“One of my personal favorites this year is Tunisian author Yamen Manai’s moving allegorical novel The Ardent Swarm, translated by Lara Vergnaud, in which we learn that sometimes you need to travel far to solve seemingly local problems. I can’t think of a better read to commemorate this holiday, which never fails to demonstrate for me just how connected we all are across continents, cultures, and languages.
“I love every book on the list,” Page-Fort says, “but these are just a few others that I’m excited for readers to experience.” She mentions Umar’s North to Paradise, as well as “Farhad J. Dadyburjor’s Lambda Award finalist The Other Man, a charming gay rom-com, and The Easy Life in Kamusari by Shion Miura, translated by Juliet Winters Carpenter, which introduces us to a simpler way of life in a Japanese mountain village.
“I hope readers will enjoy the opportunity to explore somewhere new from the comfort of home,” Page-Fort says, “with all 10 of these transporting tales.”
Timeliness and Subscriptions: Translation on the Rise
There probably is no bad time to offer the world 10 strong works of international literature free of charge. But several features of timing make this year’s giveaway particularly welcome.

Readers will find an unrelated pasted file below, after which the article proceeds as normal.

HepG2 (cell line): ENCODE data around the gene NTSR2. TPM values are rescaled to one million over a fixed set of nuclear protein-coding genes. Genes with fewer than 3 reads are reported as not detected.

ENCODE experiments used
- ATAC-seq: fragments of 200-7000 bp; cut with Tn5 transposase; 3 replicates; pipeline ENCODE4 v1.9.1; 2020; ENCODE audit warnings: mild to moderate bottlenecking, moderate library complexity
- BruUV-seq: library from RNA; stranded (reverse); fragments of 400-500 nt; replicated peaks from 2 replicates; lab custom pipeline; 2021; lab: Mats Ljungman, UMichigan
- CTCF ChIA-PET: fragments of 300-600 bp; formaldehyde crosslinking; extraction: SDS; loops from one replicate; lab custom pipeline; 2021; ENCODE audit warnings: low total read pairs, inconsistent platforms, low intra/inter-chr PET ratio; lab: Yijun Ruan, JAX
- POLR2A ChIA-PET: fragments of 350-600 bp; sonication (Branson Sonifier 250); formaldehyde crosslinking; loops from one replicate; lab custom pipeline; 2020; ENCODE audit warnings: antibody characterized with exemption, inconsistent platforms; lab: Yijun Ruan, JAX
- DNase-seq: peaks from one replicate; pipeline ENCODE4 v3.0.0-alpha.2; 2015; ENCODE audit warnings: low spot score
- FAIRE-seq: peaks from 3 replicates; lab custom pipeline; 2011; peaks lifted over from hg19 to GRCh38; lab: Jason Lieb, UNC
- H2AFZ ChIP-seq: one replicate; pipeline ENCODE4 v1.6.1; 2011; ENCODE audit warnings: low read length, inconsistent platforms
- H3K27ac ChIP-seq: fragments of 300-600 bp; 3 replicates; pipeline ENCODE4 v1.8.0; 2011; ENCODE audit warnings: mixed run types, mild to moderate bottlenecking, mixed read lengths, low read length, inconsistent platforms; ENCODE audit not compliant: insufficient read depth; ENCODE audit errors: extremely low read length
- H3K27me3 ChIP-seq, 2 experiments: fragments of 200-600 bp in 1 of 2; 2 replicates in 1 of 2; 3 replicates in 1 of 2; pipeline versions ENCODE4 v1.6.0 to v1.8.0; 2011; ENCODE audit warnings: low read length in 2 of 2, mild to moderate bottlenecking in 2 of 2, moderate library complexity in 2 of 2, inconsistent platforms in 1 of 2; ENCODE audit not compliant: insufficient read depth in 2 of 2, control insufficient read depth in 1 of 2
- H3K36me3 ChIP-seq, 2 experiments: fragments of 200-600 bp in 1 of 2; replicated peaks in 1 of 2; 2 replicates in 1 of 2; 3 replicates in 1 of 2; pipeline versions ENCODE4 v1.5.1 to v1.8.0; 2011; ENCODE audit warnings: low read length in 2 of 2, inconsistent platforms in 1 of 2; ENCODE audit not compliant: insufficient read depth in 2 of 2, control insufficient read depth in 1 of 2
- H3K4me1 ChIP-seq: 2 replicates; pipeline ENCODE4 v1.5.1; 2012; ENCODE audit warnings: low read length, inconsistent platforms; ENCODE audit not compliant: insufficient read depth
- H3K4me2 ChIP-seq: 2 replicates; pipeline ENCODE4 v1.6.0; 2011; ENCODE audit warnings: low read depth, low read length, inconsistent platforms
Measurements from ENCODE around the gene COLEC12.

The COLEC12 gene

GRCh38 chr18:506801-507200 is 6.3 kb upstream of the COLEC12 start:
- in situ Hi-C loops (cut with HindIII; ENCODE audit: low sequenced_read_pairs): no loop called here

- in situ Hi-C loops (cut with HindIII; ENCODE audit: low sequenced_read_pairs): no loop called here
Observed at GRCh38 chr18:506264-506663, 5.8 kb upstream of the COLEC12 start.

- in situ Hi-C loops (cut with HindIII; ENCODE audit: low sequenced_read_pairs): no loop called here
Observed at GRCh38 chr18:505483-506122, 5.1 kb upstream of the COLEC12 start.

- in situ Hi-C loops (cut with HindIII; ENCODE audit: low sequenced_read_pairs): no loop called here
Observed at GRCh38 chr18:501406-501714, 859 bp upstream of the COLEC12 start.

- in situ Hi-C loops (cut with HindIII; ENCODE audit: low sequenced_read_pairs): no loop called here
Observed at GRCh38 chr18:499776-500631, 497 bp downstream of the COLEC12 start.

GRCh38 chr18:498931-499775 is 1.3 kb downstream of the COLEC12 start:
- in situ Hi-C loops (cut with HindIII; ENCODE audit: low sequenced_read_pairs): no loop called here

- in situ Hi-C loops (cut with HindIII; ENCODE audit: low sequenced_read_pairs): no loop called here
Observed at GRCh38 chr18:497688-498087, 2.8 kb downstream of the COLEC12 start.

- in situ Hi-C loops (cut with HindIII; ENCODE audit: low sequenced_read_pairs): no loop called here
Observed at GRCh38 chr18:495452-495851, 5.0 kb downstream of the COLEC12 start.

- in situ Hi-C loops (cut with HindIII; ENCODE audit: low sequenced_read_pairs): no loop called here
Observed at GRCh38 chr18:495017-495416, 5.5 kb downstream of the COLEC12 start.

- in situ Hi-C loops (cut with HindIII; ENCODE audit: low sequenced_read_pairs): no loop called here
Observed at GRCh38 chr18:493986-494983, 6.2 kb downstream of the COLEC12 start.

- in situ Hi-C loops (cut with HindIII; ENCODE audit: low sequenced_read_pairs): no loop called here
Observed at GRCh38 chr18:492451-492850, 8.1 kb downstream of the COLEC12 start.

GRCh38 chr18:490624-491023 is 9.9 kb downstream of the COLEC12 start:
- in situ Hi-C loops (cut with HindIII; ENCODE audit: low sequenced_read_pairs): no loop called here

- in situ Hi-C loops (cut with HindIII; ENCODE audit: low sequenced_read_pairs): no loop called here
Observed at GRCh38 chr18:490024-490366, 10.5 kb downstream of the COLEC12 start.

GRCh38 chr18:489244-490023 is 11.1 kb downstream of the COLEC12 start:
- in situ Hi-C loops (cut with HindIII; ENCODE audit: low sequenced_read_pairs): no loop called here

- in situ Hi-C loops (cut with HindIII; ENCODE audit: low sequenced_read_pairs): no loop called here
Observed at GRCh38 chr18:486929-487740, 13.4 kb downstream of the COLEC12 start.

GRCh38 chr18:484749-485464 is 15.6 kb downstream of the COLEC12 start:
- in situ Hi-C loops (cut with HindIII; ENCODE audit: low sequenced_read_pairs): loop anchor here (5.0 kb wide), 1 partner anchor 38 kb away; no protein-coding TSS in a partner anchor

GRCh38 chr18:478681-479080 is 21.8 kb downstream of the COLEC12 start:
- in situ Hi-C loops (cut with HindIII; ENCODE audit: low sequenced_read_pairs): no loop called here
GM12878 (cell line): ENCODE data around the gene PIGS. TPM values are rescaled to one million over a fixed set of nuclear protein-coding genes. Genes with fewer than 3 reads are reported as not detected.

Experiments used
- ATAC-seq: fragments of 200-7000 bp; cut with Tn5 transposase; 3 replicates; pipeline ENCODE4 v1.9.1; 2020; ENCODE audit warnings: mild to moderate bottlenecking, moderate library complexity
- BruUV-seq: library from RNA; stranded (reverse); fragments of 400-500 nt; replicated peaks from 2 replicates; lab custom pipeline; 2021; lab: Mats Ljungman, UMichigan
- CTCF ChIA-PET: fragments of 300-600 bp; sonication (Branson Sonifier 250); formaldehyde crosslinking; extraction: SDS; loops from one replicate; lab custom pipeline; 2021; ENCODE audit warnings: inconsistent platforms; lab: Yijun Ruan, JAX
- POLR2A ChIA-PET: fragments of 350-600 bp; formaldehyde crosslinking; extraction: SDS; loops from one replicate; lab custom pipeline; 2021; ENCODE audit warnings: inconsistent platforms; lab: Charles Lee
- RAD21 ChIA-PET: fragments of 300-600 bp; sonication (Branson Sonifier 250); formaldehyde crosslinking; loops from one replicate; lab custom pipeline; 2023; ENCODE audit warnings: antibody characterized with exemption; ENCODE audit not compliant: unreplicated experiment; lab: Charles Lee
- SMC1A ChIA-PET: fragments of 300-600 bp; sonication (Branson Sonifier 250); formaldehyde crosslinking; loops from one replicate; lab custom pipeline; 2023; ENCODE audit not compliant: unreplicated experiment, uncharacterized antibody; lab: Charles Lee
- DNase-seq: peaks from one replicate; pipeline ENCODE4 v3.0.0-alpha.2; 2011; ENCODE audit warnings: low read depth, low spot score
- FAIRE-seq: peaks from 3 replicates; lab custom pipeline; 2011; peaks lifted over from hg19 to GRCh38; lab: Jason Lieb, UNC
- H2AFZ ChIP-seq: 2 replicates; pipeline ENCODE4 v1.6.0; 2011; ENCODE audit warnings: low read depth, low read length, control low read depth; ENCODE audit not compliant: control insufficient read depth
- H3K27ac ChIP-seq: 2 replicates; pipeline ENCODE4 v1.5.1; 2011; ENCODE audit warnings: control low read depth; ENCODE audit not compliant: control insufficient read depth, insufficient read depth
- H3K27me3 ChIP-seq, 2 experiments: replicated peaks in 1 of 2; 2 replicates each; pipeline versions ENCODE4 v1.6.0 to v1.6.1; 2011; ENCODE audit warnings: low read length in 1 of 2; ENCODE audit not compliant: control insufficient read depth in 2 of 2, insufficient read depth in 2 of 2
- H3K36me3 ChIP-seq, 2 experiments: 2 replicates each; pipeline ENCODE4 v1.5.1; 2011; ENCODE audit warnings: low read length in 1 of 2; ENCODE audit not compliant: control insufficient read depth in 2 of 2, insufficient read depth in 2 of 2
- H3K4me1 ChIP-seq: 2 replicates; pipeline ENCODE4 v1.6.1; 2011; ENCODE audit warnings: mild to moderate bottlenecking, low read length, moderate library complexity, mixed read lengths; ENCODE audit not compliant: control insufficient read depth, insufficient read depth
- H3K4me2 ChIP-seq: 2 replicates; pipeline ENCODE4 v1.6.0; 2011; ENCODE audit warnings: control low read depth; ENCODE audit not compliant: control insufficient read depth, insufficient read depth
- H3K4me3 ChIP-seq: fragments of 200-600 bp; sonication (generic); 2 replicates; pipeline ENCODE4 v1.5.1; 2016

For one thing, the moment in 2022 reflects more clearly than usual the original UNESCO campaign that has given its name to the event since 1995. The observance is actually is titled (emphasis ours) World Book and Copyright Day.
We’ve reported this week that the big news around the copyright element of World Book Day is what promises to be a major break in the 10-year struggle in Canada for many publishers and authors to regain traction as copyright stakeholders. The newly released Canadian federal budget in Ottawa pledges that “The government is committed to ensuring that the Copyright Act protects all creators and copyright holders.” That kind of acknowledgment of a deep copyright legislation problem has come amid a loss of some C$200 million (US$159 million), according to publishers.
And more timeliness: international translator-advocacy movements are gaining ground.
- One, opened last September, is a robust effort to see translators properly credited on the covers of books that publish their work #TranslatorsOnTheCover. More leadership has come from the States-based Mildred L. Batchelder Award for children’s books: That venerable, influential prize no longer will accept submissions of books that don’t credit the translator properly on the cover.